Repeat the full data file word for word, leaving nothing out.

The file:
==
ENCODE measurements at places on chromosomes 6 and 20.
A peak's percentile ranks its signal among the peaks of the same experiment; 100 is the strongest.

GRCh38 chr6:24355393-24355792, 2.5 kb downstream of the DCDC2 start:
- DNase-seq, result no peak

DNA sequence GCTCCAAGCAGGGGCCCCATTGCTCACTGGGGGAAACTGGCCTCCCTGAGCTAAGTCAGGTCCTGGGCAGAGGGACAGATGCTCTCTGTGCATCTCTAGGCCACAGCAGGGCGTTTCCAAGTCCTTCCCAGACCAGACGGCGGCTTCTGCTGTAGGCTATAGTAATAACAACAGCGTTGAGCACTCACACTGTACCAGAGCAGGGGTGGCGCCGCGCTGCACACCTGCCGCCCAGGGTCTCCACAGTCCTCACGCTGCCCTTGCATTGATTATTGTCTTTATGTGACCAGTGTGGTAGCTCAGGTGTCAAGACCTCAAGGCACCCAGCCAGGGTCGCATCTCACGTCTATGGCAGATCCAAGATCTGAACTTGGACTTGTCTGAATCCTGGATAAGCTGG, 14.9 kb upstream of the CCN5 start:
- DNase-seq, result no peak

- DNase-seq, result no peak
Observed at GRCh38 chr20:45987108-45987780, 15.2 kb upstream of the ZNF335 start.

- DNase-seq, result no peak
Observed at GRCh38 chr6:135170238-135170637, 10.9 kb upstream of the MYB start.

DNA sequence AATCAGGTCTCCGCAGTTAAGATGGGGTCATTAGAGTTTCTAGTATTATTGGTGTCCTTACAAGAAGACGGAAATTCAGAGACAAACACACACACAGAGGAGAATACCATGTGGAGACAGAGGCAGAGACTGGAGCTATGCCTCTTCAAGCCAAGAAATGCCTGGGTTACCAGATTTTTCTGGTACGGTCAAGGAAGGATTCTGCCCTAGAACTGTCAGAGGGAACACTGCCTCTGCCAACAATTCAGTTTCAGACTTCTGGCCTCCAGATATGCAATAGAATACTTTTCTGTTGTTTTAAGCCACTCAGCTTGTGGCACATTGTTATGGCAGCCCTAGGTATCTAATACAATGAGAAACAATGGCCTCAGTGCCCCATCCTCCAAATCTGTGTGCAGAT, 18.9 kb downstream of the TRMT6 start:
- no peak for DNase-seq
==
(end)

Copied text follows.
ENCODE measurements at places on chromosomes 6 and 20.
A peak's percentile ranks its signal among the peaks of the same experiment; 100 is the strongest.

GRCh38 chr6:24355393-24355792, 2.5 kb downstream of the DCDC2 start:
- DNase-seq, result no peak

DNA sequence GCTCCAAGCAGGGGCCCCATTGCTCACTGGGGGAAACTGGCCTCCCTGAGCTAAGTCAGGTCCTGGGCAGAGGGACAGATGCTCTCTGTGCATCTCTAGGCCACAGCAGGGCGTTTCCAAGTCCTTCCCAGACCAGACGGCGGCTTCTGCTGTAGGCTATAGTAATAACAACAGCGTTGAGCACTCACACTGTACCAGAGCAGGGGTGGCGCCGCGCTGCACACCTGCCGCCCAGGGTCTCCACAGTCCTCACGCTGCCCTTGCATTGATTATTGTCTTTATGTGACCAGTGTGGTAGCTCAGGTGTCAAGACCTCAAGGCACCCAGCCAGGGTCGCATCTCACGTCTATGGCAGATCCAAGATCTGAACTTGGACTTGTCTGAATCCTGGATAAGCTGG, 14.9 kb upstream of the CCN5 start:
- DNase-seq, result no peak

- DNase-seq, result no peak
Observed at GRCh38 chr20:45987108-45987780, 15.2 kb upstream of the ZNF335 start.

- DNase-seq, result no peak
Observed at GRCh38 chr6:135170238-135170637, 10.9 kb upstream of the MYB start.

DNA sequence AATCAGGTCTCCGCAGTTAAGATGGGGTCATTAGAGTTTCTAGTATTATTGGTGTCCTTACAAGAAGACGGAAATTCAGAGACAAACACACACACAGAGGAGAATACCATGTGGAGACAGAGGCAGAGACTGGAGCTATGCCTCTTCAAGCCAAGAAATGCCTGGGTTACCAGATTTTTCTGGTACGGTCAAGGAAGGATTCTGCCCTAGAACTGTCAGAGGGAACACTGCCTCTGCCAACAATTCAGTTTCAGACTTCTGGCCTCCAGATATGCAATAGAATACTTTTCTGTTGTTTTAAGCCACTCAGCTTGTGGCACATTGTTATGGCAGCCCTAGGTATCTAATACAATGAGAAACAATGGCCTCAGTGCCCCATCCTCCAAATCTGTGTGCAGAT, 18.9 kb downstream of the TRMT6 start:
- no peak for DNase-seq